Use of Unscheduled Care in both GP Out-of-Hours and Accident & Emergency departments by Patients with Terminal Cancer.

Talk Code: 
Sarah Mills
Prof Blair H Smith, Dr Deans Buchanan
Author institutions: 
University of Dundee, NHS Tayside


Patients with cancer often experience complex pain and symptom control issues that can cause them to presentation to unscheduled care services, notably GP-Out-Of-Hours (GPOOH) and Accident & Emergency (A&E). We aim to understand the patterns, nature and magnitude of unscheduled care attendance by patients with cancer in their last 12 months of life.


This analysis is a retrospective cohort study of NHS Tayside residents who died from cancer between 01/01/2012-30/06/2015. Patients were identified posthumously using General Register Office ‘Cause of Death’ Data. Routinely collected clinical data from all unscheduled care contacts, with both GPOOH and A&E, during their last year of life was collected using patient-specific Community Health Index (CHI) number searches. Clinical data was linked to demographic and prescribing datasets using patient CHIs.


There were 5738 patients identified as meeting the inclusion criteria; in their last year of life, 32% had presented to GPOOH and 38% had presented to A&E. Patients who presented to GPOOH were significantly more likely to present multiple times; 82.5% presented more than once, accounting for a total of 5922 unique presentations to GPOOH. Only 18% of A&E patients presented on more than one occasion. Attendances at both A&E and GPOOH increased in the weeks immediately before death. In GPOOH 61.4% of patient presentations were within 4 weeks death. In A&E presentations there were 197 different presenting complaints recorded; 4 of the 10 most common presentations were pain-related. In a case-notes analysis of GPOOH data, forty common presenting complaints were identified; of those, 13.3% were for pain-related presentations and 31% were for administration of palliative care. Preliminary discharge results indicate 1 in 3 patients had follow-up with their own GP, 1 in 4 had no follow-up, and 1 in 10 died. Only 1% were admitted to hospital. By contrast, the majority (71.1%) of patients were admitted to hospital following presentation to A&E. In GPOOH, 54.8% of contacts resulted in a home visit, 5.6% were seen in base, 8.4% were triaged to District Nurses, 8.9% triaged to NHS24, 4.8% managed with the ‘Sea and Treat’ system and 15.7% received telephone advice.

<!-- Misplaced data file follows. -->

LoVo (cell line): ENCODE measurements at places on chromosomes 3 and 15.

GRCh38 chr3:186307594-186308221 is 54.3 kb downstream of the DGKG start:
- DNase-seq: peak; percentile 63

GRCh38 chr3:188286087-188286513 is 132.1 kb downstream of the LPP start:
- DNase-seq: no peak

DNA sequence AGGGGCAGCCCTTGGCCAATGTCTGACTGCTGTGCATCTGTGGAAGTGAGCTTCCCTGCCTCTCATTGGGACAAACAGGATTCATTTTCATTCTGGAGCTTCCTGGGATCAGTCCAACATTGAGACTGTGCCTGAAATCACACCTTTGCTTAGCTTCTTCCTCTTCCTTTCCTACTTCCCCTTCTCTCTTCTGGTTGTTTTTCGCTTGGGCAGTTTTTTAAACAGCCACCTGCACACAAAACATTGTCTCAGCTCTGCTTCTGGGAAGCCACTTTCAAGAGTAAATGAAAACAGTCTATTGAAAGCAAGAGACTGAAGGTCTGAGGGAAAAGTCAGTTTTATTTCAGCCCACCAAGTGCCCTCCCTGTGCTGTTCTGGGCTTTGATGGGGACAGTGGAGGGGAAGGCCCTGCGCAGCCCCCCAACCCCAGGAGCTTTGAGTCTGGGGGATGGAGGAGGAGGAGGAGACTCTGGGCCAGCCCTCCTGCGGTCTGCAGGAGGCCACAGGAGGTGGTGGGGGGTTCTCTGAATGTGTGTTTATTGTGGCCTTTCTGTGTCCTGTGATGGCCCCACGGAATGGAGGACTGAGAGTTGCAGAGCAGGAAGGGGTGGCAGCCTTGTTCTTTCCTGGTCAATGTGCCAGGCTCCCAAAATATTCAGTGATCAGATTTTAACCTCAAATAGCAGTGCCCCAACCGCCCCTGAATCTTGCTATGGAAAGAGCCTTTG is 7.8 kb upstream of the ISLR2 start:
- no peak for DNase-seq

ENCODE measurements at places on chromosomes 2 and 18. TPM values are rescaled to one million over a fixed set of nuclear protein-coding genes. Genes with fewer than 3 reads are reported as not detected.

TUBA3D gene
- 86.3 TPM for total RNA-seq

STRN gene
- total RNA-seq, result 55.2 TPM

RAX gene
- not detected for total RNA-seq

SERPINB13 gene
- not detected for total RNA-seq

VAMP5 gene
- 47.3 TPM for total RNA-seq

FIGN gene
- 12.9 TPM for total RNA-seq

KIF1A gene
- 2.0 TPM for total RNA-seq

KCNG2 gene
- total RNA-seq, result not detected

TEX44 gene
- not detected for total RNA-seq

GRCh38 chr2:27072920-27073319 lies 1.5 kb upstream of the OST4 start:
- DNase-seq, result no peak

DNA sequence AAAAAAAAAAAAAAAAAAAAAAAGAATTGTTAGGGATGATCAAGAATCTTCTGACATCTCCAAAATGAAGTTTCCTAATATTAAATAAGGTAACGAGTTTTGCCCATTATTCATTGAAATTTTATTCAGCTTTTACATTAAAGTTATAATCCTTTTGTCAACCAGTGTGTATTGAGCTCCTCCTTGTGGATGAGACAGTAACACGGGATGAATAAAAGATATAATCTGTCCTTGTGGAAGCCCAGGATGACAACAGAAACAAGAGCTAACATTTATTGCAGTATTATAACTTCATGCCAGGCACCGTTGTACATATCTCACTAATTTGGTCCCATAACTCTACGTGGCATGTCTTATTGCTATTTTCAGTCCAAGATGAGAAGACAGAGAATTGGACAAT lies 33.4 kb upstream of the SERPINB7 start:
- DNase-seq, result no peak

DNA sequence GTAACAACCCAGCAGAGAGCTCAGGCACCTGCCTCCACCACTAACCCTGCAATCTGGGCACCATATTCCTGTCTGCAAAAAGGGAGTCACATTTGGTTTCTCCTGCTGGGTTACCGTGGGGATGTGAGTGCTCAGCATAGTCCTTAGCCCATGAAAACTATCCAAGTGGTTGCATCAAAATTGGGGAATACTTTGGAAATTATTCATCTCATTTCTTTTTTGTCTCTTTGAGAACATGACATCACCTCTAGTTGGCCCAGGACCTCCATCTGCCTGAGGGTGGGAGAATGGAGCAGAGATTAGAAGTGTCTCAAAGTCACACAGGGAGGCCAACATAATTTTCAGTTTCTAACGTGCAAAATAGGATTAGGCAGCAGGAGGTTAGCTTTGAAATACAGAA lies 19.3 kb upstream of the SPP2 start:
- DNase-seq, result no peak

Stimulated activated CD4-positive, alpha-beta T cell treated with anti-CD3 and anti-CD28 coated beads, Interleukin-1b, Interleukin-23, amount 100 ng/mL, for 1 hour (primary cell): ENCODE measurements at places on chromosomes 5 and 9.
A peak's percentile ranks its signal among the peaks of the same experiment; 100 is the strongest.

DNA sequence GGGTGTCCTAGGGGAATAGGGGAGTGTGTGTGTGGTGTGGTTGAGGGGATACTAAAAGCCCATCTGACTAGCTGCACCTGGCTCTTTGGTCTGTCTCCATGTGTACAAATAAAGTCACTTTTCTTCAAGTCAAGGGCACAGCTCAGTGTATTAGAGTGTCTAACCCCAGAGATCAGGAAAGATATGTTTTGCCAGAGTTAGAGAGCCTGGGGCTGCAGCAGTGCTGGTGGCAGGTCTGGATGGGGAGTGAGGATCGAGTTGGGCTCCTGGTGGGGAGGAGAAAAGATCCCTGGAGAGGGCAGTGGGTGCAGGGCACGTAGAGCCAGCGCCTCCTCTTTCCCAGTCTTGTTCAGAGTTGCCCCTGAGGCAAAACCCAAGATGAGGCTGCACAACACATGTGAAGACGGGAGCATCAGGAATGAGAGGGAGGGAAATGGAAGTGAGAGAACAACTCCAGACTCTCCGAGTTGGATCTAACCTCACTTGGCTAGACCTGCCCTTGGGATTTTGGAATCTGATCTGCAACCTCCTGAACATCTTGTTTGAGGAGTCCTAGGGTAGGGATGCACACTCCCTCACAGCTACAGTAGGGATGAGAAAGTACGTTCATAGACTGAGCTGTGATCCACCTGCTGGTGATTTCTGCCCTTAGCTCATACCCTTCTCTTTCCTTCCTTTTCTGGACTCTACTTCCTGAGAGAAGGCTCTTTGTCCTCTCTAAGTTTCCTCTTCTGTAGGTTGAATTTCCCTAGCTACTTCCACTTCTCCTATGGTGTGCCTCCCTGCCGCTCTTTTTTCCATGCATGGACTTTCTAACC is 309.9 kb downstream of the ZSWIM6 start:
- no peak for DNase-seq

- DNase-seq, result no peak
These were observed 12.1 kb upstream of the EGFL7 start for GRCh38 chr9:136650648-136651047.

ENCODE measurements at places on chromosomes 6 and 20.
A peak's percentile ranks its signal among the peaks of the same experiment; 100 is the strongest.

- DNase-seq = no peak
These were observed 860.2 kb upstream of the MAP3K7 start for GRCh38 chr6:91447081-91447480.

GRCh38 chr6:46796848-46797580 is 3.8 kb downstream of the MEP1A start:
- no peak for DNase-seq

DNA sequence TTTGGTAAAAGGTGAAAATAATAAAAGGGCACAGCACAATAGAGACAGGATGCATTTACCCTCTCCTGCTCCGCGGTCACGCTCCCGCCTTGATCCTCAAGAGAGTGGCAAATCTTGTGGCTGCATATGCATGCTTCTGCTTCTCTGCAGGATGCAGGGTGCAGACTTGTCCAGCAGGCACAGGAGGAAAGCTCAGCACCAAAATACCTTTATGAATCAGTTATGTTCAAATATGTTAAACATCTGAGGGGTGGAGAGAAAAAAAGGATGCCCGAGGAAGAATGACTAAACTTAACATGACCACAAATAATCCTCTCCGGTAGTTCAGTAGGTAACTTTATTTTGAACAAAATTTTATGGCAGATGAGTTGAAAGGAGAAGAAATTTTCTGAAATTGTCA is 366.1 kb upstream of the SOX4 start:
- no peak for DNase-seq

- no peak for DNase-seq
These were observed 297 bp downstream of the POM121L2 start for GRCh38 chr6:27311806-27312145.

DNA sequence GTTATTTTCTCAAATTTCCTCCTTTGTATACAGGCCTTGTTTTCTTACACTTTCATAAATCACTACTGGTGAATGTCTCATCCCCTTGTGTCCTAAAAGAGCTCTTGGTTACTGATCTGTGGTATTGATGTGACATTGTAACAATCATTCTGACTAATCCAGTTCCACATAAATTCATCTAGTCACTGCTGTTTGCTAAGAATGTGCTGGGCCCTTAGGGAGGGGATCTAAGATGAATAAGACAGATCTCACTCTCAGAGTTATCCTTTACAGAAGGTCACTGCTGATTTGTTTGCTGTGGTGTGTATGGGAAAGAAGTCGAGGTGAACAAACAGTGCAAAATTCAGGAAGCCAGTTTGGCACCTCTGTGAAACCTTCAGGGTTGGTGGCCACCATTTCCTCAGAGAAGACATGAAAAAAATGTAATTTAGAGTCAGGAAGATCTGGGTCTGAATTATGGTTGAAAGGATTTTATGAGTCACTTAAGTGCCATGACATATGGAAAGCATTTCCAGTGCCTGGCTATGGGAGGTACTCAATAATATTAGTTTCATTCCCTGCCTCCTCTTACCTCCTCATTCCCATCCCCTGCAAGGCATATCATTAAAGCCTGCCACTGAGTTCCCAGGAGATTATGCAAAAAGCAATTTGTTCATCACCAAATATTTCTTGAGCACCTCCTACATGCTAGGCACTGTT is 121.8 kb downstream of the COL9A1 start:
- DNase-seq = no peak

Over a third of patients with cancer present to GPOOH and A&E in their last year of life. The reasons for presenting, frequency and multiplicity of presentations, outcomes from contacts with unscheduled care and prescribing factors associated with unscheduled care contact are vairied in GPOOH and A&E. Such presentations become more common in the weeks before death. Presentations are commonly due to uncontrolled pain and palliative care needs. This research can potentially identify factors associated with unscheduled care use and suggest clinical and service provision changes that could be made to improve the patient journey in patients with terminal cancer.

Submitted by: 
Sarah Mills
Funding acknowledgement: 
PATCH Scotland Tayside Oncology Research Grant Claire Wand Fund JMA Trust